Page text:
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A Gap-Down Protection Strategy
04/08/2014 8:00 am EST
Using the collar strategy as insurance for gap downs in a covered call position is a viable and sensible strategy, but one should be aware of both its advantages and disadvantages, says option expert Alan Ellman of TheBlueCollarInvestor.com.
Covered call exit strategies play a major role in mitigating losses in our BCI methodology. In most cases, we can keep losses to a minimum, turn losses into gains, and enhance profits as well. Some covered call writers want the security of protecting against a catastrophic gap-down, which can occur rarely. This can be accomplished by purchasing a protective put in what is known as the collar strategy. Here’s how it works:
The Collar Strategy
- Buy a stock
- Sell an out-of-the-money call option (strike higher than current market value)
- Buy an out-of-the-money put option (strike lower than current market value)
Goals of This Strategy
- Generate cash flow
- Protect against catastrophic price decline in the underlying security (advantage)
- Lower returns
- Managing 3 positions instead of 2
In this article we will calculate the hypothetical returns using no puts in one case and evaluating three different strike prices for implementing the collar strategy with protective puts. I am using Facebook, Inc. (FB) in this example as it has been appearing on our premium watch list for several months, has decent returns, and several choices of strike prices. Here are the stats at the time I am writing this article:
Facebook Stats on 3-11-14
- Current price = $71.98
- Call strike selected = $72.50
- Put strikes to evaluate = $70, $68 and $66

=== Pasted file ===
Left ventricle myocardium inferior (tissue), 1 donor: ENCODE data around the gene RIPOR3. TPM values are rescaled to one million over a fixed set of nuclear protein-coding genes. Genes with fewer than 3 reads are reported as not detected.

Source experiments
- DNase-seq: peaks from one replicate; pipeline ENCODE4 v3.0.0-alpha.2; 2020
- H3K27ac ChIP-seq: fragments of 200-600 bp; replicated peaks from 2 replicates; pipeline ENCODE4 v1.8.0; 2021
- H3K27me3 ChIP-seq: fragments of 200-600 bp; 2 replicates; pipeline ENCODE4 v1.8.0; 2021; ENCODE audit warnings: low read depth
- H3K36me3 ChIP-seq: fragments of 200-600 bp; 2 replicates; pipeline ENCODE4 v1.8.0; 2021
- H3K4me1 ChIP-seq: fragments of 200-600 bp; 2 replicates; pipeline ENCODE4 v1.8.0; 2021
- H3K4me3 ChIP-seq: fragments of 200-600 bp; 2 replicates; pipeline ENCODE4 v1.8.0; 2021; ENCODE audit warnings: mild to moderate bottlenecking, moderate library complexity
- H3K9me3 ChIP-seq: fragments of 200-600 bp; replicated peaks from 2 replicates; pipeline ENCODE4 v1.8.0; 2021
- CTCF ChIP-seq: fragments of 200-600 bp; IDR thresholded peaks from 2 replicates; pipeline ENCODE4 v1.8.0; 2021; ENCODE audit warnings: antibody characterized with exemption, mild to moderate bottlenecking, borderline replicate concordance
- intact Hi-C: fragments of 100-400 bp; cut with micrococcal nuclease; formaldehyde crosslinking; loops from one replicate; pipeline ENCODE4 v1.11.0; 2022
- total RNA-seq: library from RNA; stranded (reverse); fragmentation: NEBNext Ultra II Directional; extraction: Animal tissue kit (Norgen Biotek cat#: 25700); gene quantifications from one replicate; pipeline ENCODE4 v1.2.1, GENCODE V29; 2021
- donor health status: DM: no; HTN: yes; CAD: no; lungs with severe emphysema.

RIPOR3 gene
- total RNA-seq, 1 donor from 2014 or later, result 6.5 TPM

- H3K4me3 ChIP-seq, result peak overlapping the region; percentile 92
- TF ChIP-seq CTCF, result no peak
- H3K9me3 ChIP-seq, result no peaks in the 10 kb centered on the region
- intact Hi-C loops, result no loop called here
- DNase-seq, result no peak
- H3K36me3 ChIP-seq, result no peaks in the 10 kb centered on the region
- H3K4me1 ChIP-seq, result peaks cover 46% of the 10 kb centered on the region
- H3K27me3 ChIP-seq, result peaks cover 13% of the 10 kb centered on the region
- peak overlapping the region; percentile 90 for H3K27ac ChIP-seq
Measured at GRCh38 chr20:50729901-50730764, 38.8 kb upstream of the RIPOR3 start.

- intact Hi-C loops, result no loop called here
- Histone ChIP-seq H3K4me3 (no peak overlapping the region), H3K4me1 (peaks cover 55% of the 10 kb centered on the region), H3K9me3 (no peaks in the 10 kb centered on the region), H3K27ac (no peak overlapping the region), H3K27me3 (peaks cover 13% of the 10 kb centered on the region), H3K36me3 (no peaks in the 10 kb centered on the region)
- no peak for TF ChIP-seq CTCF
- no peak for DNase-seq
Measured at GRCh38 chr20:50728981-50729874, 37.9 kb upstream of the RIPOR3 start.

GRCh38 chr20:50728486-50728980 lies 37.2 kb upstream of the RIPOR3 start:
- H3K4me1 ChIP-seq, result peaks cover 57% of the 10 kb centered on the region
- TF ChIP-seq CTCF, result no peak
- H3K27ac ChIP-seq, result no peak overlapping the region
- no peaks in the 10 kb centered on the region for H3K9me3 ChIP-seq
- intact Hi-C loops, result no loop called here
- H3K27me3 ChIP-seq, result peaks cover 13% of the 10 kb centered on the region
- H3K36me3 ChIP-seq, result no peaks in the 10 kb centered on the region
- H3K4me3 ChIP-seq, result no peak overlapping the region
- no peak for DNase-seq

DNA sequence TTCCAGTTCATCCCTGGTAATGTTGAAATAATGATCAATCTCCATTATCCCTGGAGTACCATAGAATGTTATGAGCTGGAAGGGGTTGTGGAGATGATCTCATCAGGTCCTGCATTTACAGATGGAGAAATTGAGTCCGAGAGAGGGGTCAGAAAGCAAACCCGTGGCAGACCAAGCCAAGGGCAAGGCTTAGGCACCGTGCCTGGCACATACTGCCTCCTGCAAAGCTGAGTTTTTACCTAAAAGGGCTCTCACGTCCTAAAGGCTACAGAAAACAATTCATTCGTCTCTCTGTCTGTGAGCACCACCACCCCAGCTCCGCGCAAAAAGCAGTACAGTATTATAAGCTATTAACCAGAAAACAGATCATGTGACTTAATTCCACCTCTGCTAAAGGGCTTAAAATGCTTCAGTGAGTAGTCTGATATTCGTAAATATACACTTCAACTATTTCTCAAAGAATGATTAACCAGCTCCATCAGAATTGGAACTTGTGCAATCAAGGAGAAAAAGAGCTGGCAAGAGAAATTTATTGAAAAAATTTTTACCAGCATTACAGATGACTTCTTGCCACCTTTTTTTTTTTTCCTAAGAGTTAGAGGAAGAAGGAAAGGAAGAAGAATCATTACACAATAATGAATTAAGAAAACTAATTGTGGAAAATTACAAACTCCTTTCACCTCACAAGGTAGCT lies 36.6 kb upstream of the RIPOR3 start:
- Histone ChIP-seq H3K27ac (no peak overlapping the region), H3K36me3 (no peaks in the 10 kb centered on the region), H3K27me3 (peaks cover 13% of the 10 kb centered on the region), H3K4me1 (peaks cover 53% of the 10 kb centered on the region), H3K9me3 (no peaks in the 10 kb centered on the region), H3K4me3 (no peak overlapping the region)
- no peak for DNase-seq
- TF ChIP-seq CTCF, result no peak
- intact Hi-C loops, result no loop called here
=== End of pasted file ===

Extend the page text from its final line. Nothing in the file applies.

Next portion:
We glean the following stats from this options chain:
- Short call generates $2.80
- $70 put costs $2.16
- $68 put costs $1.46
- $66 put costs $0.94
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The protective put gives us the right to sell at the strike price so the higher the strike, the greater the protection and the more expensive is the put. To determine our initial profit (ROO), we subtract the cost of the put from the cash generated from the sale of the call option ($2.80) and divide by our cost basis of $7198 per contract. From there, we can calculate returns if the share price moves above the call strike or moves below the put strikes. We will make the assumption that if no put is purchased, BCI members will employ our arsenal of exit strategies to manage our positions to maximum profits or minimum losses. Such strategies all start with buying back the option and frequently using our 20/10% guidelines. Next the calculations:
Spreadsheet using protective puts versus exit strategy management only.
It is impossible to make specific final determinations using the information provided in this hypothetical because so much depends on the skill of the investor in terms of using position management when indicated as well as the amount of price decline if the put is needed. But certain generalizations of interest can be made:
- The initial return not using protective puts is significantly higher than when using them (ROO column).
- If the share price closes above the call strike price (>call strike column), not buying a put produces the best results (4.60%)
- If the share price closes below the put strike, the smallest losses occur for the higher strike put prices but all still result in losses.
- Position management can also be used in the collar strategy but is more involved and may require more time because the investor is in 3, rather than 2, positions.
Using protective puts or the collar strategy for covered call writers is a viable and sensible approach to this strategy. However, it does have its advantages and disadvantages. The main advantage is that the call writer is protected against catastrophic share depreciation below the put strike. The main disadvantage is that the profits generated from the sale of the call option will be substantially lower due to the debit resulting from the purchase of the put. The main reason for a stock price gap-down is a disappointing earnings report and we avoid those situations in our BCI methodology. However, unexpected bad news can come out at any time. Although that scenario is rare, some investors may prefer the protection afforded by protective puts. There is no right or wrong here. Each investor must make his (her) own determinations. I personally do not buy puts but have absolutely no problem with members who do.
By Alan Ellman of TheBlueCollarInvestor.com
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